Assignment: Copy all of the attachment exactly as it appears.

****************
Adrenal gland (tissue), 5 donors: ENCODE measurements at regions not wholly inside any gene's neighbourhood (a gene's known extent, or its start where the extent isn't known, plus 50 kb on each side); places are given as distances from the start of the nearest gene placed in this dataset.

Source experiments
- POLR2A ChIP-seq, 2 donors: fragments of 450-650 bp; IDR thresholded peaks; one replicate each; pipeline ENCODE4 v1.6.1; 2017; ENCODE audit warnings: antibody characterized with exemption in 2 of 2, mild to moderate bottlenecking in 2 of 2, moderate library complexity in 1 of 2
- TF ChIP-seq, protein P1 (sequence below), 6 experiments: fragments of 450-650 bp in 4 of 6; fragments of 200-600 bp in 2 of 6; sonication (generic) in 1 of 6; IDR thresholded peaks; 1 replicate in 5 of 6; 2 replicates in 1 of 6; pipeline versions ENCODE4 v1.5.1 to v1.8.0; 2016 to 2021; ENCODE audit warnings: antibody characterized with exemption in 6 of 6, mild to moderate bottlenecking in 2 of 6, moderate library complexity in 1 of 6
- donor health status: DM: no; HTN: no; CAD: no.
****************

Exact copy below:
Adrenal gland (tissue), 5 donors: ENCODE measurements at regions not wholly inside any gene's neighbourhood (a gene's known extent, or its start where the extent isn't known, plus 50 kb on each side); places are given as distances from the start of the nearest gene placed in this dataset.

Source experiments
- POLR2A ChIP-seq, 2 donors: fragments of 450-650 bp; IDR thresholded peaks; one replicate each; pipeline ENCODE4 v1.6.1; 2017; ENCODE audit warnings: antibody characterized with exemption in 2 of 2, mild to moderate bottlenecking in 2 of 2, moderate library complexity in 1 of 2
- TF ChIP-seq, protein P1 (sequence below), 6 experiments: fragments of 450-650 bp in 4 of 6; fragments of 200-600 bp in 2 of 6; sonication (generic) in 1 of 6; IDR thresholded peaks; 1 replicate in 5 of 6; 2 replicates in 1 of 6; pipeline versions ENCODE4 v1.5.1 to v1.8.0; 2016 to 2021; ENCODE audit warnings: antibody characterized with exemption in 6 of 6, mild to moderate bottlenecking in 2 of 6, moderate library complexity in 1 of 6
- donor health status: DM: no; HTN: no; CAD: no.